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Dead medium: Candle-Powered Radio; Bayliss's Clockwork Radio
From: wex@media.mit.edu (Alan Wexelblat), sej@aol.com (Stefan Jones)

Candle-Powered Radio

From: wex@media.mit.edu (Alan Wexelblat)
Source(s): excerpt forwarded to me from "Design for the Real World" written by Victor Papanek. I'm not sure this is a dead tech or still in use...

"In 1962 I began to design and develop a new type of communications device.

"An unusually gifted graduating student, George Seegers, did the electronic work and helped build the first prototype. The resulting one-transistor radio, using no batteries or current and designed specifically for the needs of developing countries, consisted of a used tin can. (...) This can contained wax and a wick that burned (just like a wind-protected candle) for about twenty-four hours. The rising heat was converted into enough energy (via thermocouples) to operate an earplug speaker. The radio was, of course, non-directional, receiving any and all stations simultaneously. But in emerging countries, this was then of no importance: there was only *one* broadcast (carried by relay towers placed about fifty miles apart).

"Assuming one person in each village listened to a 'national news broadcast' for five minutes daily, the unit could be used for a year until the original paraffin wax was gone. Then more wax, wood, paper, dried cow dung (which has been successfully used as a heat source for centuries in Asia), or for that matter anything else that burns could continue to keep the unit in service. All the components: earplug, speaker, hand-woven copper radial antena, and 'earth' wire terminating in a (used) nail, tunnel diode, and thermocouple, were packed in the empty third of the can. The entire unit was made for just below 9 cents (1966 dollars).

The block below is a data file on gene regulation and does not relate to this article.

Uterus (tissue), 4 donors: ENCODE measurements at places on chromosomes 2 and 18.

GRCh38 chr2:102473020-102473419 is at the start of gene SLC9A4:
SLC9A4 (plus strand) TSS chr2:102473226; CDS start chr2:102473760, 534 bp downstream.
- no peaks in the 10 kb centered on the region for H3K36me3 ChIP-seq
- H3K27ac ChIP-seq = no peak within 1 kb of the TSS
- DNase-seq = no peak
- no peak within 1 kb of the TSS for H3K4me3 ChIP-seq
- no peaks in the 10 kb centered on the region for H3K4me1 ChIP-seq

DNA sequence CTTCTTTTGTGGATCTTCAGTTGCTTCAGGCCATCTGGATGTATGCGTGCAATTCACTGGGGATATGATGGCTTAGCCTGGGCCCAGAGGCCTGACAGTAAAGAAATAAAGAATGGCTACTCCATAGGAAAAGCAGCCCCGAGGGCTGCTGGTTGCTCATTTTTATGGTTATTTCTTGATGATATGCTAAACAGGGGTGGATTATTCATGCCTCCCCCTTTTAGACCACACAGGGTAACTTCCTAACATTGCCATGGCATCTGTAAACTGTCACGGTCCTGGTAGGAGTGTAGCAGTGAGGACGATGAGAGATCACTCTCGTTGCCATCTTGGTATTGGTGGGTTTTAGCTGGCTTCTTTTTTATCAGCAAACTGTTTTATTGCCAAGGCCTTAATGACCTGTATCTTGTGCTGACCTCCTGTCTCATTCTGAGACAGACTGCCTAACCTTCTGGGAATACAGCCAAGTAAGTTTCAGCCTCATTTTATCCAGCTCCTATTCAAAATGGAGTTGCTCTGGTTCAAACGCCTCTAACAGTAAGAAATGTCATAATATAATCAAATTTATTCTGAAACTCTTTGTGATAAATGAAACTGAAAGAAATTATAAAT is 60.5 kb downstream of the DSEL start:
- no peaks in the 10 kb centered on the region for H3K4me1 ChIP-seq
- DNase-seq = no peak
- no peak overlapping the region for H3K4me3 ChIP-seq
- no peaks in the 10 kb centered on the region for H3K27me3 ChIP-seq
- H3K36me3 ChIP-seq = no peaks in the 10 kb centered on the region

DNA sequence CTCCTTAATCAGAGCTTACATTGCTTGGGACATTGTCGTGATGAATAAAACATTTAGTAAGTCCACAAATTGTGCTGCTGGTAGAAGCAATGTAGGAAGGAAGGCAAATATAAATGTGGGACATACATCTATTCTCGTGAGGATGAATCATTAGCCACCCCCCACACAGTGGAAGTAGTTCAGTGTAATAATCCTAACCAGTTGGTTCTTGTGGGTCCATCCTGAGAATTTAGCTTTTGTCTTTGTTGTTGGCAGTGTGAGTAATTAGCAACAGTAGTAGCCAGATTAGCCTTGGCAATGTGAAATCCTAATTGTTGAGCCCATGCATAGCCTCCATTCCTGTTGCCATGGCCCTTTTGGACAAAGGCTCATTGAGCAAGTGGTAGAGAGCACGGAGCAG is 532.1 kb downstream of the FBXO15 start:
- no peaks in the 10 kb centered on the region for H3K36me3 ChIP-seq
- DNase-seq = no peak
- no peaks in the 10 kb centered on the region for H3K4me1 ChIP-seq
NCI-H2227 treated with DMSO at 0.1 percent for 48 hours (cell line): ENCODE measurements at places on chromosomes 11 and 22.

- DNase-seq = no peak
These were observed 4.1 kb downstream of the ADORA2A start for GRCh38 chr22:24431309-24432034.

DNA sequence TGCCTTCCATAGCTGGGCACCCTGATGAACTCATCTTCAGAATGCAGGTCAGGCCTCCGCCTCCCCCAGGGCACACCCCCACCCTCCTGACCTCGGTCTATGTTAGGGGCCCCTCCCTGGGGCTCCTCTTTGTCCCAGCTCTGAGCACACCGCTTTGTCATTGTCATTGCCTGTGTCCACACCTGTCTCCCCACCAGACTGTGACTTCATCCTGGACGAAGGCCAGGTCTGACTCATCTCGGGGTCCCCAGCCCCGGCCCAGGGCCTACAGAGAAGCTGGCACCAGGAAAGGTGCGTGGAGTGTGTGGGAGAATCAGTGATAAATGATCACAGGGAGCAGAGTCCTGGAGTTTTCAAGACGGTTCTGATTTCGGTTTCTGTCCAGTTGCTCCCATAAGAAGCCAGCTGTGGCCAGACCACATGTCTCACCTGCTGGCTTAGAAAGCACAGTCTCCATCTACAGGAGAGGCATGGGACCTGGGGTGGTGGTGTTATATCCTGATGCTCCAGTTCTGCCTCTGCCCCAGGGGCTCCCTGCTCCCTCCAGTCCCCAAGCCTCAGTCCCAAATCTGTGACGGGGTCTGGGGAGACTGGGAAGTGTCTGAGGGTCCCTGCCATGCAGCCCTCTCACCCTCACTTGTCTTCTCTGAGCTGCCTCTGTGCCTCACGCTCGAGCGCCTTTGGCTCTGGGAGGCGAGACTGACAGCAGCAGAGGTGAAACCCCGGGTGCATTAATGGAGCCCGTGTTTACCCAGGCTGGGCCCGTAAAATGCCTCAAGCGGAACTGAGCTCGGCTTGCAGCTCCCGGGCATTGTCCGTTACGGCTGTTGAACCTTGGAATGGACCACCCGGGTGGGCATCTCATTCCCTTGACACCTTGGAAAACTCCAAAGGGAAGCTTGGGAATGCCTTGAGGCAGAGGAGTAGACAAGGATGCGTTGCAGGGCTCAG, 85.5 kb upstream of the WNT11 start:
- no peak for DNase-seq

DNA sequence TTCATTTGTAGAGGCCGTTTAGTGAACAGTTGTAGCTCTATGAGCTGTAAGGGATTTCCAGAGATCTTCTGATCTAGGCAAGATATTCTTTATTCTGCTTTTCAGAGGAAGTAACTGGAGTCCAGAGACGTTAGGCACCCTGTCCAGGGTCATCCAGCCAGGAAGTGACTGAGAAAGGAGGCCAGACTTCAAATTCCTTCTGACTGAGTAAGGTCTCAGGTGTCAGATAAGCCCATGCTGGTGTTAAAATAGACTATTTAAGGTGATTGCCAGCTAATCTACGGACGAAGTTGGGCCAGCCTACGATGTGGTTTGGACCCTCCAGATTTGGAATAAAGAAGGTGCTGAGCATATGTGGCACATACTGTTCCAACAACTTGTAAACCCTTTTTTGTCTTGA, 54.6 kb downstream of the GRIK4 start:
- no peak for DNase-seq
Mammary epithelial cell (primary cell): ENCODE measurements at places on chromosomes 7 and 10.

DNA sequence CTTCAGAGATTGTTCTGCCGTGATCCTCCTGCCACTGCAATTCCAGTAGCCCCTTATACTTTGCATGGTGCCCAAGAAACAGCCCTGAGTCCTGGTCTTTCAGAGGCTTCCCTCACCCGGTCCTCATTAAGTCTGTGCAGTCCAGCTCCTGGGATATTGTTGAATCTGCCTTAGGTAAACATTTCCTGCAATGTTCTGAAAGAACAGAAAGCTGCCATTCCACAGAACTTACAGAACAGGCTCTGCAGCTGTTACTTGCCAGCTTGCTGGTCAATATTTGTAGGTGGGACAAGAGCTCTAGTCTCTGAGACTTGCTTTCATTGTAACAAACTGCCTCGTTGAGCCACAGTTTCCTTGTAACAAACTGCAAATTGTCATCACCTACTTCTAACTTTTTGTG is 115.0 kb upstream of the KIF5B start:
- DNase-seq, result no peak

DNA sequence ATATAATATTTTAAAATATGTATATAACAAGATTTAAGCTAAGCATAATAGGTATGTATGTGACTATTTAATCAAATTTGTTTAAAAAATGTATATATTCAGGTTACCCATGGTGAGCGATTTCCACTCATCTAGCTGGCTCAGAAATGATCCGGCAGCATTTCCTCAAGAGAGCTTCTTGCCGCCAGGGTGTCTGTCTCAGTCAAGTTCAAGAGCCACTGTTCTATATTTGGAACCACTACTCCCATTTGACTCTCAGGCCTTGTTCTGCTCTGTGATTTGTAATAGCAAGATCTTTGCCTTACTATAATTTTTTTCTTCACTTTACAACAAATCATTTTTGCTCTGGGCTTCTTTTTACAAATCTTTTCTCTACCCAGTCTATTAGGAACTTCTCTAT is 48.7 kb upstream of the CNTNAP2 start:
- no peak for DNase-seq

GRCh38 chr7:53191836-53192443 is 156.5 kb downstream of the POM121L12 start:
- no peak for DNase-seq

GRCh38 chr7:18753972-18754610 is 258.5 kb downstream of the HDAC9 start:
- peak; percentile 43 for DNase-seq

...

"After further developmental work, the radio was given to the U.N. for use in villages in Indonesia. No one, neither the designer, nor UNESCO, nor any manufacturer, made any profit or percentages out of this device since it was manufactured as a 'cottage industry' product."

The Bayliss Wind-up "Freeplay" Radio

From: sej@aol.com (Stefan Jones)
Source(s): Donald G. McNeil Jr., New York Times News Service, 1996

"MILNERTON, South Africa - Even in relatively rich South Africa, half the homes have no electricity. Go far enough off the beaten track and there are villages with no place to buy even a little AAA battery. So in much of Africa, the portable radio is of little use.

"Maybe not for long. For about six weeks now, a small factory in this town just north of Cape Town has been cranking out radios with cranks. Give the handle a few aerobic turns and the Freeplay radio holds forth for half an hour.

"It is no threat to a Sony Walkman. It weighs six pounds, it's built like an overstuffed lunch box, and it has a tinny speaker. But its wholesale price is only $40 and it gets AM, FM, and shortwave, meaning it can pick up the British Broadcasting Corporation or the Voice of America, so a circle of mud huts can zip back into the Information Age with a twist of the wrist.

"There is a market out there. 'Ghana wants 30,000,' said Christopher Staines, an executive of BayGen Power, the manufacturer.

"Their next product, due out next year, is a wind-up flashlight.

"The manufacturer, BayGen Power, is just as offbeat as its wares. The $1.5 million in venture capital that founded the company came from British foreign aid; the Liberty Life Foundation, the philanthropic arm of a major South African insurance company, and the socially- conscious owners of the Body Shop, a British cosmetics chain. A third of the company's factory workers are blind, deaf, in wheelchairs, or mentally ill, and a consortium of agencies for the disabled owns 60 percent of the company's stock - one of Liberty Life's conditions.

"The patent is the work of Trevor Bayliss, a British scientist who in 1990 was listening to a BBC program on AIDS in Africa that mentioned the difficulty of sending the safe-sex message because many villages could not afford batteries. He went to his workshop, built a prototype, and then could not market it.

"There are actually 13 patents covering the mainspring and gears that drive a little dynamo. The spring does not in any way resemble a Swiss watch's. Unwound, it is 30 feet long and designed for rewinding auto seat belts. A double-spool mechanism keeps its tension constant, which is crucial, and the gearing is sophisticated."

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